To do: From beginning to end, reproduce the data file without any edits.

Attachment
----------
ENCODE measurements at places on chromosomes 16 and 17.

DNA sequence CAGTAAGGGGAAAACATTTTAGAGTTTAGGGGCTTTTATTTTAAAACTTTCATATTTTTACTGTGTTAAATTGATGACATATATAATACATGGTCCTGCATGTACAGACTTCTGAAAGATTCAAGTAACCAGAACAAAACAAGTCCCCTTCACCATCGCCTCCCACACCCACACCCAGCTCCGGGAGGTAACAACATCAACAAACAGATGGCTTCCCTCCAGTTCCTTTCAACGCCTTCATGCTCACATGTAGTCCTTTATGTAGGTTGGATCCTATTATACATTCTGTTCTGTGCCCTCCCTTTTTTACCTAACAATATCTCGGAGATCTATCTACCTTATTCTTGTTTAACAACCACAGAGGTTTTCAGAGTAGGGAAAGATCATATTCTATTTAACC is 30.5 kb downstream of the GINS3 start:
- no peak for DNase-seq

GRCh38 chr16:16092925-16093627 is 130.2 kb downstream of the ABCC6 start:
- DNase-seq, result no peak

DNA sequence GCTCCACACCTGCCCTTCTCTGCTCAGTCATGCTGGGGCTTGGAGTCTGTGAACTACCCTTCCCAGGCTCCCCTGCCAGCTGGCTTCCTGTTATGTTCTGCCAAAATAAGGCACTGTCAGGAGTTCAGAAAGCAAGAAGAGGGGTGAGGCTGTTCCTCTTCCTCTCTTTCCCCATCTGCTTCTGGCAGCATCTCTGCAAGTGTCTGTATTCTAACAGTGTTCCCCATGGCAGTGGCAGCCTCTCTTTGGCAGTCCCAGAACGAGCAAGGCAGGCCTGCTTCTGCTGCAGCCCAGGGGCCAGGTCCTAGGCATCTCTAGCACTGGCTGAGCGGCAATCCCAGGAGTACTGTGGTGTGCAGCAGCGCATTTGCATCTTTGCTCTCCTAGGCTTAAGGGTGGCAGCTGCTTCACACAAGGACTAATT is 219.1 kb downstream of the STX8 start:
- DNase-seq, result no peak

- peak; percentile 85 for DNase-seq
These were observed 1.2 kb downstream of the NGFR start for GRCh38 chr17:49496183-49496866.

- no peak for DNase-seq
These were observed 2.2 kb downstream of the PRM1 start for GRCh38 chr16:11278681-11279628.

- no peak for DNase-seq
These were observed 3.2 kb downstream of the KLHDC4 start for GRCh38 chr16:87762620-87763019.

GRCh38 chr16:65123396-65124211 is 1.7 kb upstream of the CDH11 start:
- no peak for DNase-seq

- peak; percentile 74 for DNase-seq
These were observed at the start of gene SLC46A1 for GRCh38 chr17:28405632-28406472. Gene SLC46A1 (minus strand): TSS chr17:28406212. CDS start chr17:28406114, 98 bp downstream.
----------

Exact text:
ENCODE measurements at places on chromosomes 16 and 17.

DNA sequence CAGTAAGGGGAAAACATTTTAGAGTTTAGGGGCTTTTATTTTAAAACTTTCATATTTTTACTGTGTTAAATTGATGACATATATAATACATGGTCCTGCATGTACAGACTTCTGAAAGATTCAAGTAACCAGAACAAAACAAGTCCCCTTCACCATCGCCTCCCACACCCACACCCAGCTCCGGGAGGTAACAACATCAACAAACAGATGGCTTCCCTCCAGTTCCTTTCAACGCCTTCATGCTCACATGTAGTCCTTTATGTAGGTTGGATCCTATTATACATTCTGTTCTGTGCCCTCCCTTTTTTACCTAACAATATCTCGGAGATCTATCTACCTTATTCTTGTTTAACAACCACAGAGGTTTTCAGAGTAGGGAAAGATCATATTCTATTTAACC is 30.5 kb downstream of the GINS3 start:
- no peak for DNase-seq

GRCh38 chr16:16092925-16093627 is 130.2 kb downstream of the ABCC6 start:
- DNase-seq, result no peak

DNA sequence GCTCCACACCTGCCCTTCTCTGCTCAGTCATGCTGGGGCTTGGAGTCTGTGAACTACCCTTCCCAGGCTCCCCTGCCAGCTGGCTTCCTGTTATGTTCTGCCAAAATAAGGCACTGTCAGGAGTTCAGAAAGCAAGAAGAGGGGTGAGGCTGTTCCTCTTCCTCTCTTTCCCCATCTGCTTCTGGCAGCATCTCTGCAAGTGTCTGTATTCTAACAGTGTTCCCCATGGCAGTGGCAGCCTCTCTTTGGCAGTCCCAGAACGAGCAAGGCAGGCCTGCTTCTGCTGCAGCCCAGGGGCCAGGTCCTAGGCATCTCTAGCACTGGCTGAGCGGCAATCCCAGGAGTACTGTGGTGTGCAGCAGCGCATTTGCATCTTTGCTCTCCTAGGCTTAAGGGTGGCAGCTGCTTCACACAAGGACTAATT is 219.1 kb downstream of the STX8 start:
- DNase-seq, result no peak

- peak; percentile 85 for DNase-seq
These were observed 1.2 kb downstream of the NGFR start for GRCh38 chr17:49496183-49496866.

- no peak for DNase-seq
These were observed 2.2 kb downstream of the PRM1 start for GRCh38 chr16:11278681-11279628.

- no peak for DNase-seq
These were observed 3.2 kb downstream of the KLHDC4 start for GRCh38 chr16:87762620-87763019.

GRCh38 chr16:65123396-65124211 is 1.7 kb upstream of the CDH11 start:
- no peak for DNase-seq

- peak; percentile 74 for DNase-seq
These were observed at the start of gene SLC46A1 for GRCh38 chr17:28405632-28406472. Gene SLC46A1 (minus strand): TSS chr17:28406212. CDS start chr17:28406114, 98 bp downstream.